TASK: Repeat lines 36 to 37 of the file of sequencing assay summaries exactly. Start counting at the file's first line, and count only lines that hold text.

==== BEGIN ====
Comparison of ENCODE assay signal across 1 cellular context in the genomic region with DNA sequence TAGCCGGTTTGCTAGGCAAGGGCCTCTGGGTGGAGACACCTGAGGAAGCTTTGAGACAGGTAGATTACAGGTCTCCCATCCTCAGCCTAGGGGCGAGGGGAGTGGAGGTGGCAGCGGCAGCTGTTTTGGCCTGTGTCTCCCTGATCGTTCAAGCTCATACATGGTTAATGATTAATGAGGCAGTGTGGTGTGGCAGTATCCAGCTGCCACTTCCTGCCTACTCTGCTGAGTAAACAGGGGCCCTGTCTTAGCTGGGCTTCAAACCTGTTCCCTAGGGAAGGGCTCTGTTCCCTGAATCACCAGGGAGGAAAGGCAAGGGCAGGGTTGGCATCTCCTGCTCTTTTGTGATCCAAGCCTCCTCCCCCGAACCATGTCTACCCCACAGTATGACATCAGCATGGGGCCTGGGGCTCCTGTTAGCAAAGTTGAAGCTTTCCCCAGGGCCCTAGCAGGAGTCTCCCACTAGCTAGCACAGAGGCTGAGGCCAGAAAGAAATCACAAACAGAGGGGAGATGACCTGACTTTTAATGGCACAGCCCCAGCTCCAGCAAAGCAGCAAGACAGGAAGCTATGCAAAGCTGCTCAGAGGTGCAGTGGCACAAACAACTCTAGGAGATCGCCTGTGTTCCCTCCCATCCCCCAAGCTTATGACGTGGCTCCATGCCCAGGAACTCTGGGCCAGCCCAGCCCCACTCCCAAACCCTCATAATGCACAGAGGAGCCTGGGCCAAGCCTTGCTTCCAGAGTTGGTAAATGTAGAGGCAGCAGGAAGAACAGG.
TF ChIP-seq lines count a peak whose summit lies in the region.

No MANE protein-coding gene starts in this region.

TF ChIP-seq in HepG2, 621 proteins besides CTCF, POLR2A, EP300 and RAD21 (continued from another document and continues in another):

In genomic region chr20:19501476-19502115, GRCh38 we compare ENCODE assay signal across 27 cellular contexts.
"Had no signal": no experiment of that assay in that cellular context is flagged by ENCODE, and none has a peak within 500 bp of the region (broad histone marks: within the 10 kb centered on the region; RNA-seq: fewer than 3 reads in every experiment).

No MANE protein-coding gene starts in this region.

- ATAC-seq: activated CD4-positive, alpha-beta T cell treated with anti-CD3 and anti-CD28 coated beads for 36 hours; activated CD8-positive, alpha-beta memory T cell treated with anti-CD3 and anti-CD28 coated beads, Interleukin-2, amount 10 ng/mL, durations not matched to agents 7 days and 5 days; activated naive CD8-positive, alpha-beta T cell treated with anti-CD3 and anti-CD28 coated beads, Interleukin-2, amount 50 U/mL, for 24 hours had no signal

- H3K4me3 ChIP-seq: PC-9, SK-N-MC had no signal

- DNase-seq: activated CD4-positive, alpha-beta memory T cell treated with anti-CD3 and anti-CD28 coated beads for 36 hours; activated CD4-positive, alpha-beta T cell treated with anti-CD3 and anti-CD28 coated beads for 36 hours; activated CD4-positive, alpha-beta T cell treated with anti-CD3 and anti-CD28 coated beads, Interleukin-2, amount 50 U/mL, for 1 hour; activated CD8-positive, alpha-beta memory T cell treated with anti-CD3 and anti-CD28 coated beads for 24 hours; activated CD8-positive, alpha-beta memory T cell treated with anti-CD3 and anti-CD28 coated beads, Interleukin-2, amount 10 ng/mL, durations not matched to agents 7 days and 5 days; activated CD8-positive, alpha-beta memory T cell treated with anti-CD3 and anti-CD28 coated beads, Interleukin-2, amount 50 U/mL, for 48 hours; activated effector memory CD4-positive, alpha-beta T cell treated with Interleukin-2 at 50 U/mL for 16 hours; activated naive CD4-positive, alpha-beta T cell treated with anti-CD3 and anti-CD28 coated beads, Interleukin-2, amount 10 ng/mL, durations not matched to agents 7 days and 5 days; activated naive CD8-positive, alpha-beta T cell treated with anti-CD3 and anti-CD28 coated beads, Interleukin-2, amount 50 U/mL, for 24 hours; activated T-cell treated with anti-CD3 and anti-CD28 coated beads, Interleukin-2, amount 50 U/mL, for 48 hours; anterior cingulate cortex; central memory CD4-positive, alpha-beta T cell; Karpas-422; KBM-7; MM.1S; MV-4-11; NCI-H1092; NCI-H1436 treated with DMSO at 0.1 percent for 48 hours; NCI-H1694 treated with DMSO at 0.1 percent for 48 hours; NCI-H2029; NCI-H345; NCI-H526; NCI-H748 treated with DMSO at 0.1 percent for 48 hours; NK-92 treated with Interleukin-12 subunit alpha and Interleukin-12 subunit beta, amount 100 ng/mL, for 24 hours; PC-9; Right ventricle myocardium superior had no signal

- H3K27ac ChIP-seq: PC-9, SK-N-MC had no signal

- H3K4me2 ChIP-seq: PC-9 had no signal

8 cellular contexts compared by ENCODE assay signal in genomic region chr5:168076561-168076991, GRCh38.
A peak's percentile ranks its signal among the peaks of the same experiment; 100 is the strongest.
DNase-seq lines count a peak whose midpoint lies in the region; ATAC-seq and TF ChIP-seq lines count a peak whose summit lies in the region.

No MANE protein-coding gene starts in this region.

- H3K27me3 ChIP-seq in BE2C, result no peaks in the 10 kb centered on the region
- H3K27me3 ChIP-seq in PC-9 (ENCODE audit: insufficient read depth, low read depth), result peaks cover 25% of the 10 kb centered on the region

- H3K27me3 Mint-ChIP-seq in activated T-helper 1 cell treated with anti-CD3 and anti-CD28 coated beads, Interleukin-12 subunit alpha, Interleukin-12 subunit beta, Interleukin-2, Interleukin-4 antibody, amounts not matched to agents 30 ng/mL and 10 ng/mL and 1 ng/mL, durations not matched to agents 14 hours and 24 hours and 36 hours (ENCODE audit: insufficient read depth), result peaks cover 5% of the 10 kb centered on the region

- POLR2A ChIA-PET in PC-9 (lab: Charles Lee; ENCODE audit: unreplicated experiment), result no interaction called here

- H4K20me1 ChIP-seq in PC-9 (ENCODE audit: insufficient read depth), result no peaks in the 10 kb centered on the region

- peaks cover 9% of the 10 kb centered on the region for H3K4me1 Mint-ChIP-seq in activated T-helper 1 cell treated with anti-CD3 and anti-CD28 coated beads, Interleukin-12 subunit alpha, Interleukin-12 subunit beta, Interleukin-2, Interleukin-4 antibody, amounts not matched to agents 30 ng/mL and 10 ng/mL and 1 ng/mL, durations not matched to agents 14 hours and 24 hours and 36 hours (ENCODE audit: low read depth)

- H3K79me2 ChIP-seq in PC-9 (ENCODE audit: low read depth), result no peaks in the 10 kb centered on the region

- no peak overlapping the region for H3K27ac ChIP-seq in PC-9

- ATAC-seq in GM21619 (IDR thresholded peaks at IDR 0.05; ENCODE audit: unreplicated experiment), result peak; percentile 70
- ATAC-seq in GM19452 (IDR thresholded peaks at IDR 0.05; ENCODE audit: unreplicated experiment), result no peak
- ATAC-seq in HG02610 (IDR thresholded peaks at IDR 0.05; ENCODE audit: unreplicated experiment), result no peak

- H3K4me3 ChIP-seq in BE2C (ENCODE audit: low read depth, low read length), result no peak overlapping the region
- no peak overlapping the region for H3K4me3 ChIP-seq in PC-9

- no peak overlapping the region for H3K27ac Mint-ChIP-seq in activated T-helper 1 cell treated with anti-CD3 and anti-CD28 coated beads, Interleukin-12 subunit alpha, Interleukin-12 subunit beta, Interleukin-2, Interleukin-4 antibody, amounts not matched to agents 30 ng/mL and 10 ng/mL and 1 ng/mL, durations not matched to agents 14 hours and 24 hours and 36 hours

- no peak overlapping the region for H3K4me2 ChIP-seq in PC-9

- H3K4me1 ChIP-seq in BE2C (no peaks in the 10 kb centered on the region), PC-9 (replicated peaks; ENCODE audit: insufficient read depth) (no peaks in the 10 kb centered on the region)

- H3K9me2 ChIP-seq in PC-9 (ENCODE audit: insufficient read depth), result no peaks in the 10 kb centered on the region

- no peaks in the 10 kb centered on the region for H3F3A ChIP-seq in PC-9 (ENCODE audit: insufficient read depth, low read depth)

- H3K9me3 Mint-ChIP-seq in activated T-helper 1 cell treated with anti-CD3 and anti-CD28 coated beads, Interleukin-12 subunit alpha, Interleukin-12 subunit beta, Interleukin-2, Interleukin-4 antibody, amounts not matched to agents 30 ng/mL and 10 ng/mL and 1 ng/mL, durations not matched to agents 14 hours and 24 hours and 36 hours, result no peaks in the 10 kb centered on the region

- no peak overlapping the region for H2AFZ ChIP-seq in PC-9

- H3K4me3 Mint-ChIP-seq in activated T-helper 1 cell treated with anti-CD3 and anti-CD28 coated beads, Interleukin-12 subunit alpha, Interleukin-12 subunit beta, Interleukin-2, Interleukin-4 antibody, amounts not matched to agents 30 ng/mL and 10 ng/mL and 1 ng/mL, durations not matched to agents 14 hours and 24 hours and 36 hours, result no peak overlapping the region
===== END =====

- no peak overlapping the region for H2AFZ ChIP-seq in PC-9

- H3K4me3 Mint-ChIP-seq in activated T-helper 1 cell treated with anti-CD3 and anti-CD28 coated beads, Interleukin-12 subunit alpha, Interleukin-12 subunit beta, Interleukin-2, Interleukin-4 antibody, amounts not matched to agents 30 ng/mL and 10 ng/mL and 1 ng/mL, durations not matched to agents 14 hours and 24 hours and 36 hours, result no peak overlapping the region